Supervisor: Professor Aileen Fyfe
Co-supervisor: Prof Frank James (Royal Institution of Great Britain)
Thesis: The Genesis and Consolidation of commercial scientific journals in the German lands and Britain, 1770-1840
I investigate the editorship of scientific periodicals in Britain and Germany, 1770s - 1830s.
Scientific editorship is usually said to have started in the late seventeenth century, with periodicals such as the Philosophical Transactions, closely associated with the new scientific societies like the Royal Society of London. But in the second half of the eighteenth century a new wave of scientific journals transformed the communication of scientific observations and, more generally, the production of scientific knowledge. Unlike the older periodicals, the new journals were far more closely associated with individual editors. They were launched by figures as various as university professors, journalists, clergymen, publishers and gentlemanly scholars.
I apply individual case studies (Lorenz Crell, J.E.I. Walch, William Nicholson, Alexander Tilloch, etc.) as well as prosopographical analysis to investigate how individuals came to create and occupy the role of scientific editor; what this role actually involved (on a day-to-day basis); and, more generally, how the role became an influential element in the production of knowledge.
My doctoral research mirrors my wish to grasp how the rules that govern science and academia today have evolved over time and how scientific practitioners have defined and defended their place among their peers and within society.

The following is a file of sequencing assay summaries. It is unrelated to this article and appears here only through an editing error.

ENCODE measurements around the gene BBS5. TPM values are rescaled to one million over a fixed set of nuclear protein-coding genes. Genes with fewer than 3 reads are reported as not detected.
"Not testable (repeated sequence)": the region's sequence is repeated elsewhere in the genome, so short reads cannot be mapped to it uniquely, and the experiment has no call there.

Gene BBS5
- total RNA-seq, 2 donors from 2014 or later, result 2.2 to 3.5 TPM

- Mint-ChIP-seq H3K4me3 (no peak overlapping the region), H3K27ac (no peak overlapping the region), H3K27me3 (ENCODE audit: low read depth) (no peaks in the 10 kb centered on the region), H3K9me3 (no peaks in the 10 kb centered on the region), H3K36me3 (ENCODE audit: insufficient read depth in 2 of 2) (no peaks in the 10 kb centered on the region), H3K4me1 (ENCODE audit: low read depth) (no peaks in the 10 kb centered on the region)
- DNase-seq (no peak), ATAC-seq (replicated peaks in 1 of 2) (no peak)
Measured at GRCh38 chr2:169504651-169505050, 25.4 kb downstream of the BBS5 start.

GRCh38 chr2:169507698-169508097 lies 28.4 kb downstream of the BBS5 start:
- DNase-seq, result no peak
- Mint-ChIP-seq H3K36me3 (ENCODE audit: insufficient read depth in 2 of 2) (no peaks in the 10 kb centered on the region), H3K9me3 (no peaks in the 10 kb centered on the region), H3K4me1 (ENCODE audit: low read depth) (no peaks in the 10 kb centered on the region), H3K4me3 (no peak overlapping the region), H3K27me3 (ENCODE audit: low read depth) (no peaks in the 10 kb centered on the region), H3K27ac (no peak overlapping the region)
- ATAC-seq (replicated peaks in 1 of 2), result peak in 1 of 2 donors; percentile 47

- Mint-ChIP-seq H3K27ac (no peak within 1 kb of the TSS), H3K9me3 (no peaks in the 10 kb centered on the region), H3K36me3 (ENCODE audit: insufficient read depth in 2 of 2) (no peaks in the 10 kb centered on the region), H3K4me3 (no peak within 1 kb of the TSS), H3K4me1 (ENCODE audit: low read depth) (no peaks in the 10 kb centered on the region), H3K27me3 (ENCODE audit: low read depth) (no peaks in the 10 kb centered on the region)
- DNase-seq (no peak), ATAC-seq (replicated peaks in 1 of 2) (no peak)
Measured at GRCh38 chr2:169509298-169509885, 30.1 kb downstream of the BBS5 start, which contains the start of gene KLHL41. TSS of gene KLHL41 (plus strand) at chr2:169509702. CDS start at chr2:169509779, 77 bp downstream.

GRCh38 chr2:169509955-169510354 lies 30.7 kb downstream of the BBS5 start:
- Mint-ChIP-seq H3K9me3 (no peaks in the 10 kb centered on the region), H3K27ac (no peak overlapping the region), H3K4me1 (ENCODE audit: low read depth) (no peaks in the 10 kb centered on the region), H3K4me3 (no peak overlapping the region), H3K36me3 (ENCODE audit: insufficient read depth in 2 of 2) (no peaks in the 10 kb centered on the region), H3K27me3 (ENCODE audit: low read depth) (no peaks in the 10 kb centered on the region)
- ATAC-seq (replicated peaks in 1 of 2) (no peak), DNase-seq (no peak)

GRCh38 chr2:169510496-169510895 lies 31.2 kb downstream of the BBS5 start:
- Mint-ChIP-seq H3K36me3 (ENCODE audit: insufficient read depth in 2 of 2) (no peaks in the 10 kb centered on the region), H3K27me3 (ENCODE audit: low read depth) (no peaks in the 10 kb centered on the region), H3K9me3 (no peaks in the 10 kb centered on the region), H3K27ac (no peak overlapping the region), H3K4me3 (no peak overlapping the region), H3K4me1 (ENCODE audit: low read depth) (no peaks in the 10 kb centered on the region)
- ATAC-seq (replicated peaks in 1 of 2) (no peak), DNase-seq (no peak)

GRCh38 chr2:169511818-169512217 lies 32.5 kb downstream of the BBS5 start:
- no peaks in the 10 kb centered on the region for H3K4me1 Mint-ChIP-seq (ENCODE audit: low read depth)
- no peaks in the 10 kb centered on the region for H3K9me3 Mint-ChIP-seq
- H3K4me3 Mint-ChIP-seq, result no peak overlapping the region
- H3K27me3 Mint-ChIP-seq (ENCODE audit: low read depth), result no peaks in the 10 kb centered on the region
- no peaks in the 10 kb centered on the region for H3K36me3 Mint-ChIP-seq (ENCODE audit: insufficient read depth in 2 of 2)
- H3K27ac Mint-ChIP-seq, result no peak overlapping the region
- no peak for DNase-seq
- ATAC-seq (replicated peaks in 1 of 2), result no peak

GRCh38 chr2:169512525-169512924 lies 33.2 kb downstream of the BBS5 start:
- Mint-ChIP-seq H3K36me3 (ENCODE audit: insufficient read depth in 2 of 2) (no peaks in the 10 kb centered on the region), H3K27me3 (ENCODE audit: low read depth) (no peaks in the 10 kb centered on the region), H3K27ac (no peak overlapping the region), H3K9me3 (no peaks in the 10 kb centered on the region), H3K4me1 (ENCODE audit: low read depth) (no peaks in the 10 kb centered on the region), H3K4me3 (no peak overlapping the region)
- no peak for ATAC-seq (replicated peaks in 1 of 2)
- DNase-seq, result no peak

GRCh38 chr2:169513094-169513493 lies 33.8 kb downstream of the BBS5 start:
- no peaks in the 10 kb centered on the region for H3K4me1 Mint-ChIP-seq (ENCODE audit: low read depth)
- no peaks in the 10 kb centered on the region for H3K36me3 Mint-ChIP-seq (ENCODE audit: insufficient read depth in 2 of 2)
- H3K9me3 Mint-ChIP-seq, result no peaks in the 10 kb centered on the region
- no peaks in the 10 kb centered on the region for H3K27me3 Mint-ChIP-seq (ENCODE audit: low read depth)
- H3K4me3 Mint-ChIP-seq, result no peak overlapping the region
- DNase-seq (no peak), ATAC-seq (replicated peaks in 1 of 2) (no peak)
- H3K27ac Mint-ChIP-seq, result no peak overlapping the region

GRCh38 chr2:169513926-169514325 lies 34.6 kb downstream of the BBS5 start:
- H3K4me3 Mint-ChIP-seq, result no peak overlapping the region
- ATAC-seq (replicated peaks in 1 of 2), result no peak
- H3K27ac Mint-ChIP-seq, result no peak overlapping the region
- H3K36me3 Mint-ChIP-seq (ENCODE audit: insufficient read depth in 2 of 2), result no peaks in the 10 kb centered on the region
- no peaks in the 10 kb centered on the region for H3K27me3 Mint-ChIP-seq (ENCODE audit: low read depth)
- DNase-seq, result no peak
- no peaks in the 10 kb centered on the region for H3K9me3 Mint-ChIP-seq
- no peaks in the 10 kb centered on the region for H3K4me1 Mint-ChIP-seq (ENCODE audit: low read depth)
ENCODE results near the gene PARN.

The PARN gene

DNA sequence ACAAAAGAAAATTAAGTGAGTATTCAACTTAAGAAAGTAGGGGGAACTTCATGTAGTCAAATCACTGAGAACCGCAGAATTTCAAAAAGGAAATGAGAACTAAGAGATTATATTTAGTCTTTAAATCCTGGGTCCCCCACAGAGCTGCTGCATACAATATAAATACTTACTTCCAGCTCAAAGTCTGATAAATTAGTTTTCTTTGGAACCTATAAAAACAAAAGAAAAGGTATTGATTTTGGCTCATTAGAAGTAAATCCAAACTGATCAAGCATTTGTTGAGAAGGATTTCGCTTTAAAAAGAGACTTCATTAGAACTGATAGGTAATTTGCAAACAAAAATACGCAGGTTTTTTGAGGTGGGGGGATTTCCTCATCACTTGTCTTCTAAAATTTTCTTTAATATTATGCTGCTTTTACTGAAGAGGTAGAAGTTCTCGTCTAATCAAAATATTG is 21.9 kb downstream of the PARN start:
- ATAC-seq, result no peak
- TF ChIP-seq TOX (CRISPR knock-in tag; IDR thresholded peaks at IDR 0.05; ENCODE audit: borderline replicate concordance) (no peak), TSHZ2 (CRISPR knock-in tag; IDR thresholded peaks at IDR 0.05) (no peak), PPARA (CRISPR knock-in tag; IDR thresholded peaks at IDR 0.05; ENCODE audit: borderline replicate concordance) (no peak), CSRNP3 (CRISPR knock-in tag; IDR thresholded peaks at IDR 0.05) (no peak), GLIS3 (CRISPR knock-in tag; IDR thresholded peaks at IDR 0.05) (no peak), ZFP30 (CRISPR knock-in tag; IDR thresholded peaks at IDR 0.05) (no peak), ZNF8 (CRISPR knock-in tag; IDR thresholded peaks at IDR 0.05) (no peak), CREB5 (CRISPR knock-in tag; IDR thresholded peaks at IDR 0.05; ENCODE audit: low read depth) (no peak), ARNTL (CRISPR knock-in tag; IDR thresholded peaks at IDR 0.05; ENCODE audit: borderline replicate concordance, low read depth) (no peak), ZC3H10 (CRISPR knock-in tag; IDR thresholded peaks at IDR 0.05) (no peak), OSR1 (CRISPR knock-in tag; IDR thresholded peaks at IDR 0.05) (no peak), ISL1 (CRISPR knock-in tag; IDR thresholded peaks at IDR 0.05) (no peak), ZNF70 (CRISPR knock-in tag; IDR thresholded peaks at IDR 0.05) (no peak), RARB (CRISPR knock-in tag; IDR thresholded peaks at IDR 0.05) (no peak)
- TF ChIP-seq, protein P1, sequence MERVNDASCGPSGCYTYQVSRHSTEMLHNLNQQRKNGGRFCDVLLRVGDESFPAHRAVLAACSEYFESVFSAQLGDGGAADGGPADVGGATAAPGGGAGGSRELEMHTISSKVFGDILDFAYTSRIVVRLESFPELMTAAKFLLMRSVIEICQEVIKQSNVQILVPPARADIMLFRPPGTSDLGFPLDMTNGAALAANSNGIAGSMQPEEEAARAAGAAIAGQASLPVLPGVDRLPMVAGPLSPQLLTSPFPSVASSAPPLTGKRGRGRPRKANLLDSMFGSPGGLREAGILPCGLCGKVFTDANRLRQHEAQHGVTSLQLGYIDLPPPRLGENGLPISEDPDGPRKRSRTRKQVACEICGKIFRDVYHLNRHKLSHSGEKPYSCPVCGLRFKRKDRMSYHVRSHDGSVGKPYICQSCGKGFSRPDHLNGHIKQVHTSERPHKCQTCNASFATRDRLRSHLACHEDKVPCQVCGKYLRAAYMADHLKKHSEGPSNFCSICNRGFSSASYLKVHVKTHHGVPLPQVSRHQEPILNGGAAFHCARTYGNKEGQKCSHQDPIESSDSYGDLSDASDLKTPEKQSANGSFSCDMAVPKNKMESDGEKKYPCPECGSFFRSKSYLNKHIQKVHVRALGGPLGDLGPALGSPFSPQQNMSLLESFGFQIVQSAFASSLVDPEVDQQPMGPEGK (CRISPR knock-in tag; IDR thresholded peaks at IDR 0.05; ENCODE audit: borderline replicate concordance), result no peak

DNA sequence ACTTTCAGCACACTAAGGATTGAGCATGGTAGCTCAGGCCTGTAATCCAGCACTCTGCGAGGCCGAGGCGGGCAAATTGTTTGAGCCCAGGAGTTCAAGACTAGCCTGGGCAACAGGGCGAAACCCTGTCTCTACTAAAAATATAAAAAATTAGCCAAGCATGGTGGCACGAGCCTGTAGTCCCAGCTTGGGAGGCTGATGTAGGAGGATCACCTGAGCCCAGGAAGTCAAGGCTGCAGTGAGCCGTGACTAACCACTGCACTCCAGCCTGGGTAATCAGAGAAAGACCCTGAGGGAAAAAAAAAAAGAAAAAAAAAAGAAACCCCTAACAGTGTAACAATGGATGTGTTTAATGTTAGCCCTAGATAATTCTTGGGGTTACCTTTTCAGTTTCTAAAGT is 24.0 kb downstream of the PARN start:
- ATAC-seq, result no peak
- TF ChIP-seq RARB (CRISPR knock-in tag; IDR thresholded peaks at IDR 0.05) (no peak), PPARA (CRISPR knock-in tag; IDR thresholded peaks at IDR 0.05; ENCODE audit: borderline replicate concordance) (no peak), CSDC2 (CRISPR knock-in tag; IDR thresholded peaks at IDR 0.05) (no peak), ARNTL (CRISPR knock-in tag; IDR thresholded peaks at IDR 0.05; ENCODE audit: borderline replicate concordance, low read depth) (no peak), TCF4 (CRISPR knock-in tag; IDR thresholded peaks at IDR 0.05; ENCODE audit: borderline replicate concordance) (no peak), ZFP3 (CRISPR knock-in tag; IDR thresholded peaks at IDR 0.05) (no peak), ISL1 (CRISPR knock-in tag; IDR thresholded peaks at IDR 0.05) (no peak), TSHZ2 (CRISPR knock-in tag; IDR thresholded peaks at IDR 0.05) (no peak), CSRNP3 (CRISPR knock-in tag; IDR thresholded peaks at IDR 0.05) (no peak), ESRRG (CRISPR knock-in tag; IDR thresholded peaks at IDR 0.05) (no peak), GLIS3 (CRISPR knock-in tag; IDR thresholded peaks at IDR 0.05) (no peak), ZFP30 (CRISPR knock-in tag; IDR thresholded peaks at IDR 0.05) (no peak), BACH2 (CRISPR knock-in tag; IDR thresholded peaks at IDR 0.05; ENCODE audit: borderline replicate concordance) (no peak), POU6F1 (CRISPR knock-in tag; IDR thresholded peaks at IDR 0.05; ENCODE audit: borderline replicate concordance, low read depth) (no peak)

My doctoral research is fully funded by a joint grant from the Royal Institution of Great Britain and the University of St Andrews. My research travels have been generously supported by, for example, the German Historical Institute in London, the Royal Historical Society, the Economic History Society, the Society for the History of Alchemy and Chemistry, the German History Society, and the Bibliographical Society. I also received one of two annually awarded Theodora Bosanquet Bursaries. Furthermore, I am one of two recipients of the Oxford DNB research bursaries for 2016-17.
The last months of 2016, I spent as a postgraduate fellow at the Interdisziplinäres Zentrum für die Erforschung der Europäischen Aufklärung (IZEA), thanks to the Stipendium für Aufklärungsforschung (IZEA Grant). During the Lent term of 2017, I will attend the Department of History and Philosophy of Science at the University of Cambridge.
I received one of the 2017 Curran Fellowships awarded by the Research Society for Victorian Periodicals. Furthermore, I was able to secure a PhD student research grant from the Staatsbibliothek zu Bibliothek, Stiftung Preußischer Kulturbesitz and a 2017 Major Grant from the Bibliographical Society.
Annals of Science
Review of Melinda Baldwin’s ‘Making Nature: The History of a Scientific Journal’
Forum. University of Edinburgh Postgraduate Journal of Culture & the Arts (2017)
‘“I do have a chemical magazine in the making”: The editorial beginnings of the first chemical journal and its role in the production of chemical knowledge, 1778-1800.’